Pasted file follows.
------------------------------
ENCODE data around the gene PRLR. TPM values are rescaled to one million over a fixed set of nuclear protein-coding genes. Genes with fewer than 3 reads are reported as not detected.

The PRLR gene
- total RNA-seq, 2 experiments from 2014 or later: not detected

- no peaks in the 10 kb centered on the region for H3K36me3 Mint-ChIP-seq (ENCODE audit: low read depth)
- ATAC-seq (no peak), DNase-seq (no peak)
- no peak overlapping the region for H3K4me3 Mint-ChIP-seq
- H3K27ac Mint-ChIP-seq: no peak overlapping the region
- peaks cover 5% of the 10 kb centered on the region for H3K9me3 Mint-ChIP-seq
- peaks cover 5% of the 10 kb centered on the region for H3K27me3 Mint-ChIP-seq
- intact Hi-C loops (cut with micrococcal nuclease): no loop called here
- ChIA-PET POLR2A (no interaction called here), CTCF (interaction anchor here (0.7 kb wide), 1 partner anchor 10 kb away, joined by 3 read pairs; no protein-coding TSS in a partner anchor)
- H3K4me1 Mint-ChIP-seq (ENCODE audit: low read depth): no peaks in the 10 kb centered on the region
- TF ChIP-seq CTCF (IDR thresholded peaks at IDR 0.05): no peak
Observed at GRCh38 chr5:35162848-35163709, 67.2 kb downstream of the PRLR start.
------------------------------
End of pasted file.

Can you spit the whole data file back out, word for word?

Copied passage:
ENCODE data around the gene PRLR. TPM values are rescaled to one million over a fixed set of nuclear protein-coding genes. Genes with fewer than 3 reads are reported as not detected.

The PRLR gene
- total RNA-seq, 2 experiments from 2014 or later: not detected

- no peaks in the 10 kb centered on the region for H3K36me3 Mint-ChIP-seq (ENCODE audit: low read depth)
- ATAC-seq (no peak), DNase-seq (no peak)
- no peak overlapping the region for H3K4me3 Mint-ChIP-seq
- H3K27ac Mint-ChIP-seq: no peak overlapping the region
- peaks cover 5% of the 10 kb centered on the region for H3K9me3 Mint-ChIP-seq
- peaks cover 5% of the 10 kb centered on the region for H3K27me3 Mint-ChIP-seq
- intact Hi-C loops (cut with micrococcal nuclease): no loop called here
- ChIA-PET POLR2A (no interaction called here), CTCF (interaction anchor here (0.7 kb wide), 1 partner anchor 10 kb away, joined by 3 read pairs; no protein-coding TSS in a partner anchor)
- H3K4me1 Mint-ChIP-seq (ENCODE audit: low read depth): no peaks in the 10 kb centered on the region
- TF ChIP-seq CTCF (IDR thresholded peaks at IDR 0.05): no peak
Observed at GRCh38 chr5:35162848-35163709, 67.2 kb downstream of the PRLR start.